Frances Karttunen has sent the following:
Alfred W. Crosby died peacefully at Nantucket Cottage Hospital among friends and family on March 14, 2018, after residing for two and a half years at Our Island Home. He was 87 and had lived with Parkinson’s Disease for two decades.
Born in Boston in 1931, he graduated from Harvard College in 1952 and served in the U. S. Army 1952—1955. He then earned an M.A.T. from the Harvard School of Education and a Ph.D. in history from Boston University in 1961. His first book, America, Russia, Hemp, and Napoleon, is about relations between Russia and the U.S.A. from the American Revolution through the War of 1812. He taught at Albion College, the Ohio State University, Washington State University, and the University of Texas at Austin, retiring in 1999 as Professor Emeritus of Geography, History, and American Studies. He was the recipient of many awards including three Fulbright Fellowships and a Guggenheim Fellowship. He was elected to the American Philosophical Society, the American Academy of Arts and Sciences, and the Academy of Finland and was a fellow of the John Carter Brown Library.
He was involved in the Civil Rights movement, taught Black Studies and the history of American jazz, helped to build a medical center for the United Farm Workers’ Union, and took a leadership role in anti-war demonstrations.
His interest in demography and the role of infectious disease in human history led him to write The Columbian Exchange: Biological and Cultural Consequences of 1492; America’s Forgotten Pandemic (originally Epidemic and Peace 1918); and Ecological Imperialism: The Biological Expansion of Europe, 900-1900. His fascination with intellectual and technological history produced The Measure of Reality: Quantification and Western Society, 1250-1600; Throwing Fire: Projectile Technology Through History; and Children of the Sun: A History of Humanity’s Unappeasable Appetite for Energy. His books have been published in Chinese, Greek, Italian, Japanese, Korean, Polish, Portuguese, Spanish, Slovene, Swedish, and Turkish translations. His work as a historian, he said, turned him from facing the past to facing the future. He lived by the maxim: What can I do today to make tomorrow better?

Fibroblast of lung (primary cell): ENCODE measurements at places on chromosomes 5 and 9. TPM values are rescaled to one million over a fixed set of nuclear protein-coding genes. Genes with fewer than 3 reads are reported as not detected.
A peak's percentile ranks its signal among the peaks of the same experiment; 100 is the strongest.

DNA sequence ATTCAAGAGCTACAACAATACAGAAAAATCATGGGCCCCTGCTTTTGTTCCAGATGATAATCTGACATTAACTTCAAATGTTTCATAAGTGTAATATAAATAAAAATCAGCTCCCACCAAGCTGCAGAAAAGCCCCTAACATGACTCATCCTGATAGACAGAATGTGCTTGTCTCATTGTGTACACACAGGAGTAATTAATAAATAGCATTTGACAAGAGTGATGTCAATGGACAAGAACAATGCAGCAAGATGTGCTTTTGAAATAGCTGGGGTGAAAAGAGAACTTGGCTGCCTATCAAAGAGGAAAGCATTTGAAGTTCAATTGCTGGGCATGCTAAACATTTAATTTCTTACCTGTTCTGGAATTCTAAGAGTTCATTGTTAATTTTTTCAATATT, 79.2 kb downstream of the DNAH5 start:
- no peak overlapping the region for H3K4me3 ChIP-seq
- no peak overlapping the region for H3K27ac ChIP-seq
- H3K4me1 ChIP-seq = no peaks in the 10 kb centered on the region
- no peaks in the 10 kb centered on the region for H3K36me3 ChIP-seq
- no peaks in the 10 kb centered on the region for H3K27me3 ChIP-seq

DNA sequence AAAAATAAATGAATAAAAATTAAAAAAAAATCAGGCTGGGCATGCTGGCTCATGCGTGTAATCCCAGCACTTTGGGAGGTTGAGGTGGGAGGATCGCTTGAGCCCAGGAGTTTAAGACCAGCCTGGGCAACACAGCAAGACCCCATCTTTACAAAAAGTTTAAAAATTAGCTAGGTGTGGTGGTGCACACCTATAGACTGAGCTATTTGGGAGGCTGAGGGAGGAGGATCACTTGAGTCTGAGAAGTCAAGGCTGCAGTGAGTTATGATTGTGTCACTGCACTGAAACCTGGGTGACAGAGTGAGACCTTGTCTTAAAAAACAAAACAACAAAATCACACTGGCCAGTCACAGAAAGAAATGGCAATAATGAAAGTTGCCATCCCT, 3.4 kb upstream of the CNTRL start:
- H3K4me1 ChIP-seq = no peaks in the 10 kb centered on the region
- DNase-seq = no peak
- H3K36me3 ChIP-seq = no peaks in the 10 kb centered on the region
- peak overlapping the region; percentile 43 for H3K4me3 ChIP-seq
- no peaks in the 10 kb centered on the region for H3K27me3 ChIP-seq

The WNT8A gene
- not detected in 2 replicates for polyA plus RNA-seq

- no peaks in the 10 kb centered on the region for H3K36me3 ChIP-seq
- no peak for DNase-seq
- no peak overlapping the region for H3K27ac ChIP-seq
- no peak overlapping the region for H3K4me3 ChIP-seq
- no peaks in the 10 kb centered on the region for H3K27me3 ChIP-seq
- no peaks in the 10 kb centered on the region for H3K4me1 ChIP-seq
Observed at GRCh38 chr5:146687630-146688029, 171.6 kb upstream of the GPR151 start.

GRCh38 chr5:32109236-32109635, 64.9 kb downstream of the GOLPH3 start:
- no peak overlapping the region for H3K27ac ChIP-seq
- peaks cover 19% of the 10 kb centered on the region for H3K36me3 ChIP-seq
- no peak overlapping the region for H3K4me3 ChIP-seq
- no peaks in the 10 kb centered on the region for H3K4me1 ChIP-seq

He was predeceased by his sister Ruth and by Anna Bienemann Crosby and Barbara Stevens Crosby. He is survived by Frances Karttunen, his wife of thirty-five years; his son Kevin and Kevin‘s wife Pamela Mieth; his daughter Carolyn and his grandchildren Allegra and Xander Crosby-Laramie; and by his stepdaughters Jaana Karttunen and Suvi Aika and their families.
There will be a memorial service and celebration of life in May. Donations in his memory can be made to the Friends of Our Island Home, Box 39, Nantucket, MA 02554; Palliative and Supportive Care of Nantucket; or Doctors Without Borders.
For more on Crosby see the interview in The Americas, 72:2 (April 2015), pp. 309-17 doi:10.1017/tam.2015.5